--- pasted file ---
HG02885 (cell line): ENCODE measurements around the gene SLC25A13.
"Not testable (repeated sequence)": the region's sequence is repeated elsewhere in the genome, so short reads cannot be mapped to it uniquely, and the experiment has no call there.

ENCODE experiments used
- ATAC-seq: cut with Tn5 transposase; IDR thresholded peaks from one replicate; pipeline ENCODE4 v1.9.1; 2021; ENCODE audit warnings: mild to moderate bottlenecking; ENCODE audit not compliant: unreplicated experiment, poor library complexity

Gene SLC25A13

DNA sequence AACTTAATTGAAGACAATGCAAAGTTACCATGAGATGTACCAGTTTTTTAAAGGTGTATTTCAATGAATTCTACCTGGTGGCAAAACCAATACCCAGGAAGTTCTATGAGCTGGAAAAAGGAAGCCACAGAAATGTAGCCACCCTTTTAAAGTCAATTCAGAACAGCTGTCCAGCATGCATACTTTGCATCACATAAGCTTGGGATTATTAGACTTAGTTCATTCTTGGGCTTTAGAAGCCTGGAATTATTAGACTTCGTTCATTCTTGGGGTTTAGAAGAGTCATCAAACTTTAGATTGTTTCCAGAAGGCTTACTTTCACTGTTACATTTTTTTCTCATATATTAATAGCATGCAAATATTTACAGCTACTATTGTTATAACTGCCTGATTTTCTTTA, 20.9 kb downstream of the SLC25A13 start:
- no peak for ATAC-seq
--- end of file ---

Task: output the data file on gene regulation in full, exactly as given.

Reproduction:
HG02885 (cell line): ENCODE measurements around the gene SLC25A13.
"Not testable (repeated sequence)": the region's sequence is repeated elsewhere in the genome, so short reads cannot be mapped to it uniquely, and the experiment has no call there.

ENCODE experiments used
- ATAC-seq: cut with Tn5 transposase; IDR thresholded peaks from one replicate; pipeline ENCODE4 v1.9.1; 2021; ENCODE audit warnings: mild to moderate bottlenecking; ENCODE audit not compliant: unreplicated experiment, poor library complexity

Gene SLC25A13

DNA sequence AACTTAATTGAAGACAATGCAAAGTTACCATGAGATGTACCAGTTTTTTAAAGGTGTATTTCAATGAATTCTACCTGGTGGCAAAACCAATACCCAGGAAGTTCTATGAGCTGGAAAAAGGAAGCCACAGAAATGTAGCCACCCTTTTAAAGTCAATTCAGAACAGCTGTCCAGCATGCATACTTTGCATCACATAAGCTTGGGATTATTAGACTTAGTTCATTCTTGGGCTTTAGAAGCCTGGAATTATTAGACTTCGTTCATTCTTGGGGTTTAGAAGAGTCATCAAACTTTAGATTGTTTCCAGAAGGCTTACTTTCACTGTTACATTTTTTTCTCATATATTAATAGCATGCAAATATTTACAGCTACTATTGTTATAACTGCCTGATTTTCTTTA, 20.9 kb downstream of the SLC25A13 start:
- no peak for ATAC-seq